Wednesday, May 04, 2011

2011 Giants: April PQS

This post has the Giants Pure Quality Start scores for the month of April 2011 (plus a game from March), PQS as defined in Ron Shandler's Baseball Forecaster annual book and they published the details here. I wrote on this first in 2006 and have compiled their stats on a regular basis, so I'm continuing it this season for continuity and historical comparison (there is the "PQS" label that you can click to see the old posts on this). Regular readers can skip to the next section.

This is the Quality Start with a sabermetric DIPS twist, and it gets really easy to calculate once you get used to it. I don't think it's the end all or be all, but then nothing really is that. It is, as I like to say, another piece of the puzzle. A dominating start is scored a 4 or 5 and a disaster start is scored a 0 or 1. DOM% is the percentage of starts that are dominating, DIS% is the percentage of starts that are disasters (any start under 5.0 IP is automatically a 0, or disaster).

What's Good and What's Not

From my observations, a DOM at or above the 40% mark is indicative of good pitching; above 50% is great; above 70% is elite. A low DIS is also indicative of good pitching, just look at the table in the link above showing DOM% and DIS% on the axes.

Basically, you want to see a pitcher's DOM% to be over 40% and ideally over 50%, and you want their DIS to be under 20% and ideally under 10%. For example, Johan Santana has a 76% DOM and 3% DIS in 2006 (2.77 ERA), whereas Orlando Hernandez had a 52% DOM and 28% DIS (4.66 ERA), and Adam Eaton had a 31% DOM and 31% DIS (5.12 ERA). Read the link, as I noted, there's a nice chart there showing the combination of high DOM% and low DIS%, and there you can see particularly how s low DIS% is so important to a low ERA.

If you had to chose a high DOM% or a low DIS%, pitchers tend to have a lower ERA when you have a low DIS% vs. a high DOM% (obviously if you combine both, you have a much better chance of having an elite pitcher).  But I think when the DOM% is high enough, you win more by choosing a high DOM% over a low DIS%, as there are more high quality games pitched overall.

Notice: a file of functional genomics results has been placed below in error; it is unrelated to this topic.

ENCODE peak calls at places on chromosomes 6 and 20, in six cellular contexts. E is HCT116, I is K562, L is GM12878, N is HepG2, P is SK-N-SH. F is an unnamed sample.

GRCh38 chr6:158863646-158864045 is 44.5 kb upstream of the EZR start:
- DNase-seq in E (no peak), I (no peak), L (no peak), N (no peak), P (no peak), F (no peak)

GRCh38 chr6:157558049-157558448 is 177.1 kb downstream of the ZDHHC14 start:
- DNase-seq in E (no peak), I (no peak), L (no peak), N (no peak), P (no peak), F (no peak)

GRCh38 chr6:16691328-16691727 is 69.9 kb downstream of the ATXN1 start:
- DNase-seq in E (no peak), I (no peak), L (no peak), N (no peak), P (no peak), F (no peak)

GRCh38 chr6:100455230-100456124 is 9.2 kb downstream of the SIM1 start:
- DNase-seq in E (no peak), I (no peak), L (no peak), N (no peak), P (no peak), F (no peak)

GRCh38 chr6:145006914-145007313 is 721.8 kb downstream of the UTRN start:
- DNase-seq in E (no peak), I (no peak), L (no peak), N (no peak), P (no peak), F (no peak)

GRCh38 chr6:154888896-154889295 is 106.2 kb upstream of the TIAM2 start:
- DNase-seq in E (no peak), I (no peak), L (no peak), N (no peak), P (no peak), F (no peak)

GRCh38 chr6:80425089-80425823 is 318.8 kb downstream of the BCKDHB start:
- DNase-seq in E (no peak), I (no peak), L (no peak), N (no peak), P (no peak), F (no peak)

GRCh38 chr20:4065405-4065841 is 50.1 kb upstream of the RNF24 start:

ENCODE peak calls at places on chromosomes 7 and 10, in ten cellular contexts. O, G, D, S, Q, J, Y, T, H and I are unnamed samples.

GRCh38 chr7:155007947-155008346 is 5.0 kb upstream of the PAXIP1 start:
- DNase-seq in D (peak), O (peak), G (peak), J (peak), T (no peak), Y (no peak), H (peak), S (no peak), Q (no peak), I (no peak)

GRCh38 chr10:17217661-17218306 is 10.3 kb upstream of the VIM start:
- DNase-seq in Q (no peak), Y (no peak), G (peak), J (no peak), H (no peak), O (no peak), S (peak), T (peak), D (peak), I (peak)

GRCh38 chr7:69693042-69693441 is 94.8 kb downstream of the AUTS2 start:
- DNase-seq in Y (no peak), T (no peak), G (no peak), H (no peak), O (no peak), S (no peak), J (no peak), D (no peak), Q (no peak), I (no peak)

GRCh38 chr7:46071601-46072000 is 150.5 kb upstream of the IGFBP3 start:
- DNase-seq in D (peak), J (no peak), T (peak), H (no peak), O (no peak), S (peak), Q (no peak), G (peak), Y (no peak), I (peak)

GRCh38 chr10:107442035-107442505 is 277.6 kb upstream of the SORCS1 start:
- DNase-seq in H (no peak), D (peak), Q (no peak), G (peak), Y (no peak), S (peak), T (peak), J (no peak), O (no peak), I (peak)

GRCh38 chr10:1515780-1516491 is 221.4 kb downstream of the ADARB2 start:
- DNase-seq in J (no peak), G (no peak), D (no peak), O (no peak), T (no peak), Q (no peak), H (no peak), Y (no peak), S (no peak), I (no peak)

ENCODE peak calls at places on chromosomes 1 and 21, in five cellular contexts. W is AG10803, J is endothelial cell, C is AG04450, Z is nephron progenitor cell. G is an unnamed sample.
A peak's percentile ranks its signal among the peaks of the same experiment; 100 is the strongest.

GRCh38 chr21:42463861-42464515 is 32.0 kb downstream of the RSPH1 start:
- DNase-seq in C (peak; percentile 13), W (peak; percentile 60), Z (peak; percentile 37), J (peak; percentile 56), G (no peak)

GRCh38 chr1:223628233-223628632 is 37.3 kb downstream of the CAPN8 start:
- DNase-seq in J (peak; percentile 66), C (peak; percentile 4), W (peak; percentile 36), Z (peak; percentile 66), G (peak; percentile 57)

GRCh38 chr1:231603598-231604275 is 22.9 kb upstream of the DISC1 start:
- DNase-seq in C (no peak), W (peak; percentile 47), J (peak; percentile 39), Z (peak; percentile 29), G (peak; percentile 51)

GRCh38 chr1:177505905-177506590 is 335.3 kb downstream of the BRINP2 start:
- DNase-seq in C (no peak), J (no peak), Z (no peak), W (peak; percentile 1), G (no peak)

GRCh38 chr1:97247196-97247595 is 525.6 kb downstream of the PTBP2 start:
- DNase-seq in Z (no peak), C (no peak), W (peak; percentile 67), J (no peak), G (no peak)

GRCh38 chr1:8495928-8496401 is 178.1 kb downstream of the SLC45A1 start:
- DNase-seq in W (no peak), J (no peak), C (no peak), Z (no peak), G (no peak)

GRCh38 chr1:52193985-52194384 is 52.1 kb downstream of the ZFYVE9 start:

I wholeheartedly recommend buying Baseball Forecaster and learning more about their methods of analyzing baseball. It has been greatly illuminating for me, and if you want to get a taste for it without paying full price, they used to sell their old editions of their annuals on their website for half price or less (plus shipping); but that was before he sold the company off, and I haven't checked recently.

Giants Starters' PQS for 2011 Season

Madison Bumgarner- (20% DOM, 40% DIS; 1:2/5): 0, 2, 3, 0, 5

Matt Cain- (60% DOM, 20% DIS; 3:1/5):  4, 4, 3, 0, 5

Tim "The Kid" Lincecum - (83% DOM, 0% DIS; 5:0/6):  4, 5, 3, 5, 4, 5

Jonathan Sanchez - (50% DOM, 0% DIS; 3:0/6):  3, 4, 4, 3, 3, 4

Ryan Vogelsong - (100% DOM, 0% DIS; 1:0/1):  4

Barry Zito - (50% DOM, 50% DIS; 1:1/2): 5, 1, X

X = start Zito was injured in and had to leave the game. I don't include these in my analysis.

Giants season overall - 56% DOM, 20% DIS out of 25 games counted (14:5/25)
Giants Month of March/April - 56% DOM, 20% DIS out of 25 games counted (14:5/25)

The Giants pitchers continued to do well, carrying over their collective goodness from last season.  Led by Tim Lincecum's 5 DOM starts, their 56% DOM as a group is excellent - remember, great pitchers have DOM of 50% or better and they are doing it as a group.  Their 20% is good as well.

And they may even get better.  Bumgarner was lost for much of April.  After 4 starts, he had 2 DIS starts and 0 DOM starts.  Now he has had two consecutive 5 PQS DOM starts.  After walking a lot of people and more importantly, not striking out that many either at the same time, he shut things down and in those two DOM starts he had 2 walks and 14 strikeouts.

Plus Vogelsong had a nice first start, though very poor second start now.  If he can keep up the good pitching he did in the minors, which he did in his first start, he should be able to at least duplicate what Zito delivered last season.  But he had a really bad second start, so it is not clear what we got with him yet, lightening in the bottle or the career MLB journeyman pitcher.